In a comedy bit scripted for the beginning of Sunday night’s (April 3) Academy of Country Music Awards in Las Vegas, everyone from Dierks Bentley to Thomas Rhett to Carrie Underwood and beyond took credit for the fact that, as Luke Bryan put it, Chris Stapleton’s career “is blowing up.”
But, of course, the one who is most responsible for the hot streak is Stapleton, the super-successful songwriter-turned-scruffy-and-soulful superstar.
While the big honor of the night, entertainer of the year, went to Jason Aldean, who called Sunday’s awards in Vegas “one of the best nights of my professional career” after admitting he didn’t think this top award was “in the cards for me,” the ACMs clearly belonged to Stapleton.
Stapleton, who similarly dominated the Country Music Association Awards in the autumn, already had one award in his pocket entering Sunday’s show at the MGM Grand Garden Arena. He, Kelsea Ballerini and Old Dominion had been singled out as best new male vocalist, female vocalist and group, respectively, in honors handed out a couple of weeks ago.
But the first big indication of how the actual awards night was going to go came when he was called to the stage to accept — with co-writers Barry Bales and Ronnie Bowman — the song of the year trophies for “Nobody to Blame.”
“You gotta be kiddin’ me,” he said, after taking this first award of the night. “I thought sure we were gonna get ‘Girl Crushed’ on this,” he said, referring to Little Big Town’s “Girl Crush” song, which was one of the contenders in the category.
Kimberly Schlapman of Little Big Town later pretty much played right into the theme of the night when she and her “Girl Crush” cohorts took the stage to accept vocal group honors.
“Thank you, Chris Stapleton for not being a group,” she said, after she and the rest Little Big Town did their traditional round of “thank yous” for their own award.
Stapleton himself was even in awe, though, when country megastar Garth Brooks — performing in Ottawa, Canada — presented him, via satellite feed, the album of the year award for Traveller.
“Unbelievable,” said Stapleton. “Garth Brooks just gave me an award from Iowa, I think.”
Iowa, Ottawa, they rhyme and it really didn’t matter to the star-struck younger star and man of the hour. For his part in the award, Traveller co-producer Dave Cobb had the singer (and co-producer) at the top of his list of thank yous.
The theme continued when Stapleton seemed even more stunned when named male vocalist of the year. Right after that honor was announced, Stapleton hugged his friend (and competitor for this award) Eric Church, one of the many artists the bearded singer from Paintsville, Kentucky, thanked for helping him along the way.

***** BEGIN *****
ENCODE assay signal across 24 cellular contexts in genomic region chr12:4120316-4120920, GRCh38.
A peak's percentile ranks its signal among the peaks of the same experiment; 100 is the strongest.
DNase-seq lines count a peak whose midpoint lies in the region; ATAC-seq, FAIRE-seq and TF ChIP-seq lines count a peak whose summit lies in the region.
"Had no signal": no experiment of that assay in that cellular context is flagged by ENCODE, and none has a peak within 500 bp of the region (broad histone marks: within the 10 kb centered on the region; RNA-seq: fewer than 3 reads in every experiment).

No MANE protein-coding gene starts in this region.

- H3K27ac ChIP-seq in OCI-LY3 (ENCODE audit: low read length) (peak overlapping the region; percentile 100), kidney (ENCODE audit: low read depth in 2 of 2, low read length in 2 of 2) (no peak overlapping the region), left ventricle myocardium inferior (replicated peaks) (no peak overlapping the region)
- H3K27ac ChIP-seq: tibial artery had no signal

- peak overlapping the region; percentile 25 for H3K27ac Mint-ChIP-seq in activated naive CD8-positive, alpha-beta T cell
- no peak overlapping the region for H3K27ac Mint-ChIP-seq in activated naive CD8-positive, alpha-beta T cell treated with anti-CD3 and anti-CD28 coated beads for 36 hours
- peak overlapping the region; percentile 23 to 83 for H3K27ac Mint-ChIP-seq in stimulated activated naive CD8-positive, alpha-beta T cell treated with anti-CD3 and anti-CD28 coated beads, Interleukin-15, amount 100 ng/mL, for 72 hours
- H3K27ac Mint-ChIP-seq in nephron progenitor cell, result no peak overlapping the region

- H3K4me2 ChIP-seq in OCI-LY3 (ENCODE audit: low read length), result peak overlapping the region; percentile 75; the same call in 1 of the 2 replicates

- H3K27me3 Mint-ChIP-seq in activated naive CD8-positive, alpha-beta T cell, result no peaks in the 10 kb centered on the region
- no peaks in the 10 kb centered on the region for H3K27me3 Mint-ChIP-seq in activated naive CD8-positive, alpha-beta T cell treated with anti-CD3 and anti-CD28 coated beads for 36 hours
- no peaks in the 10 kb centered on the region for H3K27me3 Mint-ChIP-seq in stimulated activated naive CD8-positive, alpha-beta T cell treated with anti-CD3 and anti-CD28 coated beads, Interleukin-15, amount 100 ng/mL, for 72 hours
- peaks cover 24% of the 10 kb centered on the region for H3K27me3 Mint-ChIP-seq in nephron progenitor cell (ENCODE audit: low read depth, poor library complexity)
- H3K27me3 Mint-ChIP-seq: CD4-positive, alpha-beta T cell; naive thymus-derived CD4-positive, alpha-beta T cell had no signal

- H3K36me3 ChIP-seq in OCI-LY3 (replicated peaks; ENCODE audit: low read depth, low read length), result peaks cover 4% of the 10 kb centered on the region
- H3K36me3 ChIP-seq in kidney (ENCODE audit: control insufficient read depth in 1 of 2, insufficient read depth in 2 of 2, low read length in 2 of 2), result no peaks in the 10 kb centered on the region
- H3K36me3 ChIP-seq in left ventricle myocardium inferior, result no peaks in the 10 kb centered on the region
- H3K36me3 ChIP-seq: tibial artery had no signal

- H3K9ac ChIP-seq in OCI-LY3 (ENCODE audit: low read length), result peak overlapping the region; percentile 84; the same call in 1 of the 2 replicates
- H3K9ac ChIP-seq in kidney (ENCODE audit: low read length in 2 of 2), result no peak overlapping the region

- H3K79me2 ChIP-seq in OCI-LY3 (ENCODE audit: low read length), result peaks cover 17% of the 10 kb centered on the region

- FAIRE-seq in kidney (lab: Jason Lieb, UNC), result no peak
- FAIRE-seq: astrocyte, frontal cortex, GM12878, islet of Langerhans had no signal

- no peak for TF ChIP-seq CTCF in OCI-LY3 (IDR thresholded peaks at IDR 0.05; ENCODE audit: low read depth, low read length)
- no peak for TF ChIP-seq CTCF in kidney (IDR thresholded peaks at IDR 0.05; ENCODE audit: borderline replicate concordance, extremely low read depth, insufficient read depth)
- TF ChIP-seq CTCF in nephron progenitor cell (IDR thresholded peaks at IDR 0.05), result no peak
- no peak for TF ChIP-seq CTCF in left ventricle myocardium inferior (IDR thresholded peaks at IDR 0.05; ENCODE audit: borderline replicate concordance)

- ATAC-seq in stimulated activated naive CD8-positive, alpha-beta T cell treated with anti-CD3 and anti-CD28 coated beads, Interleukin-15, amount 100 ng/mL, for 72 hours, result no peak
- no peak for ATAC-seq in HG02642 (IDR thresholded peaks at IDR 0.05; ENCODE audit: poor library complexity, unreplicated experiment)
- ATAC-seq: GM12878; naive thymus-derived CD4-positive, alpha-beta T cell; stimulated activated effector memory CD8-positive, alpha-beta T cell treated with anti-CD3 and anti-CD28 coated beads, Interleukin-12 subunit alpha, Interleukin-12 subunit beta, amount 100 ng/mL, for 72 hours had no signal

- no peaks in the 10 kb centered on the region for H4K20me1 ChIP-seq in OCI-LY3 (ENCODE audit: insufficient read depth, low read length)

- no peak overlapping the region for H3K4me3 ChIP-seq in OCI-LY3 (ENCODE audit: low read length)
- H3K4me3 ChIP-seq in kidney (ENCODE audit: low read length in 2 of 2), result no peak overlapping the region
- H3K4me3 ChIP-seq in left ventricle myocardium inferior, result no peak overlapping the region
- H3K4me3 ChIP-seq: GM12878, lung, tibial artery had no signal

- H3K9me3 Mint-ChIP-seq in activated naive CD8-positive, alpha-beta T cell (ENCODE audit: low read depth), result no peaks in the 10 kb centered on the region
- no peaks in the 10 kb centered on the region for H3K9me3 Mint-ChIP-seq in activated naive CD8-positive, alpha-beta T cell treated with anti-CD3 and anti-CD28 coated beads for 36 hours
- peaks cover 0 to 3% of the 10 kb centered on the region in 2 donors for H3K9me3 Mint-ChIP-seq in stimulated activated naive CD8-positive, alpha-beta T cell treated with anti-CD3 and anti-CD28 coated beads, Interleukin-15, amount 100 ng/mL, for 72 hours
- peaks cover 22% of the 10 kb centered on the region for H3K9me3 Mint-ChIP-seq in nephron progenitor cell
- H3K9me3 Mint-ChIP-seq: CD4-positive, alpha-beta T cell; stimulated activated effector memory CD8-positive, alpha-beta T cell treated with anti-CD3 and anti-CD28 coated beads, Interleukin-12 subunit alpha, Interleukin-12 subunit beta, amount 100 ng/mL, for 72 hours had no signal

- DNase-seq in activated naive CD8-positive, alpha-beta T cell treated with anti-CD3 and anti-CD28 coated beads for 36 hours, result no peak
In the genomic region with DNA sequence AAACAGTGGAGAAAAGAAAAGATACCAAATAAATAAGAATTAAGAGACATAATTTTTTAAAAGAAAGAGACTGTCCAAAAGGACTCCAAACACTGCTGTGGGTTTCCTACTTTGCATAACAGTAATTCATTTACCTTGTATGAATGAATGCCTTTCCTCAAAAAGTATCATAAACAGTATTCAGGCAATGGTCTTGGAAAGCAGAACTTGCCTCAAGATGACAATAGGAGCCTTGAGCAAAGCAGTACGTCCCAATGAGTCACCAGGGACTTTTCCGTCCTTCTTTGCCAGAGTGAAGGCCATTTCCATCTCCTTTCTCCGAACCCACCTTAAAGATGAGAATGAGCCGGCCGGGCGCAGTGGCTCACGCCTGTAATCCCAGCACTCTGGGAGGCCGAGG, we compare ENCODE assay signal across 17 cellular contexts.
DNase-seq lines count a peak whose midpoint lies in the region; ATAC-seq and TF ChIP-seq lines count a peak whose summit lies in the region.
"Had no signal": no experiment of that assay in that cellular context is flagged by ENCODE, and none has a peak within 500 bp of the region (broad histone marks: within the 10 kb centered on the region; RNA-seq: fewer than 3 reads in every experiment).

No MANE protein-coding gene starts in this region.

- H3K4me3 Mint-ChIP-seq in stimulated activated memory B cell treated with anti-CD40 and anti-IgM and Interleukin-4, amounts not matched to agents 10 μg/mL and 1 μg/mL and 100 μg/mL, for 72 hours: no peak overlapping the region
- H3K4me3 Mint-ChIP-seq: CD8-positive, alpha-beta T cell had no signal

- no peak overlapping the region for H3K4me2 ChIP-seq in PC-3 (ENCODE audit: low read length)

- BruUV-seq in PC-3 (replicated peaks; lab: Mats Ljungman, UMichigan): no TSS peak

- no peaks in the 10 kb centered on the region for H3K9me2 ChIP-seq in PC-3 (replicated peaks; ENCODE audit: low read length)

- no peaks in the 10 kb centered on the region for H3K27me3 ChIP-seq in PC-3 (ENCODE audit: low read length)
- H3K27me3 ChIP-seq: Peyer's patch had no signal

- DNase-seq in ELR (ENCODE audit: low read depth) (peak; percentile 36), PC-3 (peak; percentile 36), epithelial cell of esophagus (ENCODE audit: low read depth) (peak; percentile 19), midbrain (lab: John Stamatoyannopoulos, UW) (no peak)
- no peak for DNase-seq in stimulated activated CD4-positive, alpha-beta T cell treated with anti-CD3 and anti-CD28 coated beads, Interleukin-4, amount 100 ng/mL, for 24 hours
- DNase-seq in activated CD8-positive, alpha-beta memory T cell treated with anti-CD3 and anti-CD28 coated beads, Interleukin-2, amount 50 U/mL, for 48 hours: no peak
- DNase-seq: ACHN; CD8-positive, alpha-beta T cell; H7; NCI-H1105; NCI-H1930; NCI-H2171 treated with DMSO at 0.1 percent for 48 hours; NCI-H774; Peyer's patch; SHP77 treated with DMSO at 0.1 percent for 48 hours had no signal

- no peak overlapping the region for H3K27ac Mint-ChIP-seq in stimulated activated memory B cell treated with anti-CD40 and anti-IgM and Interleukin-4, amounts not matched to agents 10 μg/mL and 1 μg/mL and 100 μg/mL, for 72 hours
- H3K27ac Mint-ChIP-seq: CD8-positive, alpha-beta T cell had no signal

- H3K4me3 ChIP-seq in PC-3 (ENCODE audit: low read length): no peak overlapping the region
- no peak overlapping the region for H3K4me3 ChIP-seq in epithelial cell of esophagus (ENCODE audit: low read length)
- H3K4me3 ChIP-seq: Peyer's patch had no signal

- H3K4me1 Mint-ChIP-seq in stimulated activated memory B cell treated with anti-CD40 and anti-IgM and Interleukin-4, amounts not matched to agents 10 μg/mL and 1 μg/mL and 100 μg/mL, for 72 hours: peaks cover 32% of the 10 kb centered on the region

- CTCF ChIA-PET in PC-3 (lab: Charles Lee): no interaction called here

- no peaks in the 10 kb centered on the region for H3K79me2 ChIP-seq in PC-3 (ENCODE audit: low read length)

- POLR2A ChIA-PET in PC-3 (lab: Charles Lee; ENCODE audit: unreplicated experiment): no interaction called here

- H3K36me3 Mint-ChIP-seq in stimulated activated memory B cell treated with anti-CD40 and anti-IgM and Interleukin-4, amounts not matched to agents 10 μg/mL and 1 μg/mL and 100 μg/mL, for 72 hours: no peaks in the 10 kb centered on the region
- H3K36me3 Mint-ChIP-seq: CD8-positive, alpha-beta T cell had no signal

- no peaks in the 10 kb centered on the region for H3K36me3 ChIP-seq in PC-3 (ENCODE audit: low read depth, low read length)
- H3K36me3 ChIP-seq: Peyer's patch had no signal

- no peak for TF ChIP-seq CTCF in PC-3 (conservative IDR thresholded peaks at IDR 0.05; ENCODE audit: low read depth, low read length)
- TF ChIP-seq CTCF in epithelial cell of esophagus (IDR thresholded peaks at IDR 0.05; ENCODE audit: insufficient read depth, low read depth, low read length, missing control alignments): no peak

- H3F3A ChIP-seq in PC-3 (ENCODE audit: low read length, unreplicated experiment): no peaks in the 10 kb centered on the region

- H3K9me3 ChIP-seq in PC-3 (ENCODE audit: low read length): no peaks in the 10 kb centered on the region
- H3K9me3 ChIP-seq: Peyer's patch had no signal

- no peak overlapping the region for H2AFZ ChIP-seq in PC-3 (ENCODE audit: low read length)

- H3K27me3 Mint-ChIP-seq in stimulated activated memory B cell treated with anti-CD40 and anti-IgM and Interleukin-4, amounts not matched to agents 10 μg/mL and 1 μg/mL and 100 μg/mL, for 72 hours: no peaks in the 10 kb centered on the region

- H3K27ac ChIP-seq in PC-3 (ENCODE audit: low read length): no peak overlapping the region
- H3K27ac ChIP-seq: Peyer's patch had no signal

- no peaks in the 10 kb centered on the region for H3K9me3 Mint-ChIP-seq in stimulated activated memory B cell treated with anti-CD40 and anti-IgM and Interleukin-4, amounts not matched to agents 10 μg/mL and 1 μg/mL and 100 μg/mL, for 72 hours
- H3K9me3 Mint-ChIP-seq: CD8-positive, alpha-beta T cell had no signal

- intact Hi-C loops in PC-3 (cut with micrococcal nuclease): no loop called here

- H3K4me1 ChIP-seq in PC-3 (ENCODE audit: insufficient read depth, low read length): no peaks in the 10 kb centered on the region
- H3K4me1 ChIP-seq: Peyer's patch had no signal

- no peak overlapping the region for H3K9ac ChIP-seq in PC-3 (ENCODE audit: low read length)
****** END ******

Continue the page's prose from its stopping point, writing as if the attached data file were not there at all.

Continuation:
“Thank you. Ummm. There’s so many people to thank,” said Stapleton when he stood on the stage with the award. After running through a string of names, he struck on one he knew he had to thank: “My wife. She makes me sound better. She makes me look better.”
Others, of course, did take their turns picking up awards. Female vocalist of the year Miranda Lambert used her turn to spread praise around, particularly among the female artists she had watched perform on stage during the evening.
“I love to see a bunch of country girls shining,” she said.
In addition to that honor, Lambert also won for vocal event of the year (awarded pre-broadcast) for “Smokin’ and Drinkin’,” featuring Little Big Town and produced by Frank Liddell, Chuck Ainlay and Glenn Worf.
Perhaps the best reaction to an award though came from Thomas Rhett, whose “Die a Happy Man” (produced by Dann Huff and Jesse Frasure) was named single record of the year.
After admitting his heart basically was beating out of his chest and that his lips were decorated with his wife’s lipstick — from a congratulatory smooch — he said, in joy, “Holy crap. God,” quickly verbally slapping himself. “That’s a bad sentence,” he added.
Dolly Parton, who performed some of her hits with Katy Perry, picked up her previously announced Tex Ritter Award for her smash-hit TV movie Dolly Parton’s Coat of Many Colors, based on the original song inspired by her childhood. The honor is named for Ritter, the showman, country music pioneer, movie cowboy and Grand Ole Opry star.
Parton said the award, given to a movie or show that features or promotes country music, was especially valuable since she knew Ritter, who died in 1974.
Still, it was Stapleton’s night.
That fact was even emphasized in a commercial for Dodge Ram trucks, whose storyline had him driving that pickup to his hometown in Kentucky. The commercial aired after his typically soul-driven performance of “Fire Away,” toward the end of the night.
The character of the man and his night was best summed up in a comment he made after he took the male vocalist honor: “Thank you for being so kind to me.”